Successful Jatene procedure for great arteries transposition correction in newborn with SARSCoV-2 infection

Guillermo Careaga-Reyna1, David Arellano-Ostoa2, Juana Perez-Duran3,Araceli Gayosso4

1Deperatment of Cardiothoracic Surgeon, UMAE, Hospital General Gaudencio González Garza, CMN La Raza, IMSS, Mexico City, Mexico
2Deperatment of Cardiovascular Surgeon, UMAE, Hospital General Gaudencio González Garza, CMN La Raza, IMSS, Mexico City, Mexico
3Dirección Neonatologist, UMAE, Hospital General Gaudencio González Garza, CMN La Raza, IMSS, Mexico City, Mexico
4Dirección Pediatric Cardiologist, UMAE, Hospital General Gaudencio González Garza, CMN La Raza, IMSS, Mexico City, Mexico

*Corresponding author

*Guillermo Careaga-Reyna MD. UMAE Hospital General “Dr. Gaudencio Gonzalez Garza”, CMN “La Raza”, IMSS. Calzada Vallejo y Jacarandas s/n, Col. La Raza. Alcaldía Azcapotzalco, Mexico City. CP: 02990. Mexico. Phone: +52 555724 5900 ext: 23300


Pandemic of COVID-19 represents a challenge for treatment of patients with congenital herat disease. We present a newborn with great vessels transposition and positive SARS-CoV-2 PCR test. The patient was submitted to a successful surgical treatment with corrective Jatene procedure, requiring opened chest wall during 72 h of postoperative period and 43 days of total in-hospital lenght of stay.

KEY-WORDS: COVID-19, SARS-CoV-2, great vessel transposition, Jatene procedure, congenital heart disease.


Coronaviruses are single stranded ribonucleic acid viruses with a diameter of 60–140 nm and a high rate of genetic mutations and recombinations, rendering them capable of escaping from the immune system and causing novel infections (1). In less than six months, the coronavirus disease 2019 (COVID-19) pandemic has swiftly spread from one city in China to over 190 countries worldwide (2-4). Neonatal infections with SARS-CoV-2 have been described although robust data on vertical transmission are lacking. In most instances where neonatal infection has been reported, close contact with infected mother or caregiver is postulated to have occurred (4).

In newborns, the case is regarded as positive for infection if any of the following conditions occurs, (1): positive PCR for SARS-CoV-2 in respiratory tract or blood samples, high homology of viral gene sequences of the samples from the respiratory tract or blood to the COVID-19 sequence.

We present a case of a newborn with great vessel transposition and SARS-CoV-2 infection.

Case Report

We present a new born with great arteries transposition associated to aquired SARS-COV-2 infection.

The patient was refrerred to our hospital, with a positive SARS-CoV-2 test, with mechanical ventilatory support in order to confirm a complex congenital heart disease.

The diagnosis was established via echocardiographic evaluation which showed normal venous return, concordance atrio-ventricular and ventriculo-arterial discordance. It was concluded: great arteries transposition, patent ductus arteriosus and permeability of foramen oval.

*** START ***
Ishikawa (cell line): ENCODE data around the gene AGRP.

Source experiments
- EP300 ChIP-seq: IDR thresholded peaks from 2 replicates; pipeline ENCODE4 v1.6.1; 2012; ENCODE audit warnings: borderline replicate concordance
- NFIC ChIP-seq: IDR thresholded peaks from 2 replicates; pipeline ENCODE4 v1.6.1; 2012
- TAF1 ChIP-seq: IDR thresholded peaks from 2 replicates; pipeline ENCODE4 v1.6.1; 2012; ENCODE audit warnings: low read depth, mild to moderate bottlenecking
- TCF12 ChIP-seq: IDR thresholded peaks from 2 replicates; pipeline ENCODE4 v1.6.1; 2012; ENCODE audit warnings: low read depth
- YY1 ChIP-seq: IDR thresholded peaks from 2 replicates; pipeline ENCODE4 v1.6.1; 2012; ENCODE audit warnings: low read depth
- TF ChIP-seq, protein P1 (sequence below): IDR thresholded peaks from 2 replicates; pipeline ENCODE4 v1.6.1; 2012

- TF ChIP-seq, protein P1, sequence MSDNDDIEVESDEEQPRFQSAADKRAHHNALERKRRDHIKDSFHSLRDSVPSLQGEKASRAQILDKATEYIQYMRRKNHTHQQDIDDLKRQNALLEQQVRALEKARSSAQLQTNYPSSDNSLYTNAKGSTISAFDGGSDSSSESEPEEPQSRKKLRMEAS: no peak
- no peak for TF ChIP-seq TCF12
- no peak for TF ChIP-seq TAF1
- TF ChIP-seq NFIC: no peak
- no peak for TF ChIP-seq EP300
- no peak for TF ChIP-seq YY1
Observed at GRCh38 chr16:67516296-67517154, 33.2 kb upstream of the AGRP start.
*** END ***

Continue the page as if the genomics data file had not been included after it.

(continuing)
The patient was recovered from a septic shock with no evidence of systemic inflammatory response requires inotropic support and after stabilization in neonatal intensive care unit, at 10 day in-hospital stay,  was submitted to an open heart surgery consisted in anatomic correction with Jatene procedure. The aortic cross-clamping time was 119 min, with cardiopulmonary bypass (CPB) of 181 min. It was decided to maintain in postoperative period opened chest wall, and after 72 the chest wall closure was succesfully realized with favorable posoperative evolution. After 32 days of postoperative, the patient was discharged from hospital. Actually, two years after surgery, the patient is doing well, only with mild pulmonary stenosis without hemodinamic or clinical repercusion.


For infants born to COVID positive mothers should be reasonable to separate him from the mother if will need cardiac surgery to try avoid post-natal infection.

In fact, there is minimal evidence of placental vertical transmisión. In this case, the patient has a positive test for SARS-CoV-2 infection and evolved with septic shock in the preoperative period.

It may also be reasonable to do serial testing on the infant, but there is no consensus on the correct timing surgery should be scheduled with advice from a multidisciplinary team of experts including cardiac medical, cardiac surgical, and infectious diseases as indicated. After evaluation of the clinical conditions for a heart team in our hospital, it was decided to realize the surgical procedure in order to avoid progression of heart damage and irreversible heart failure.

However we must remember that, if prudent, surgery should be delayed until the patient’s symptoms have improved and/or testing has been repeated (often after 14 days) and is negative (5).

On the other side, in older patients the inflammatory response due to SARS-CoV-2 infection has been a frequent complication.

In our patient, probably due to the age, it was no presented even with the septic shock o posteriorly associated to the use of CPB during the surgical procedure

It was concluded taht COVID-19 may affect all age patients. However with cautious evaluation and treatment of associated disease as in our case, the patient improves survival, despite severity of viral illness, and during this pandemic period, patients with active COVID-19, at neonatal period we have no treated any other.


CONFLICTS OF INTEREST: The authors declares there is no conflict of interests.


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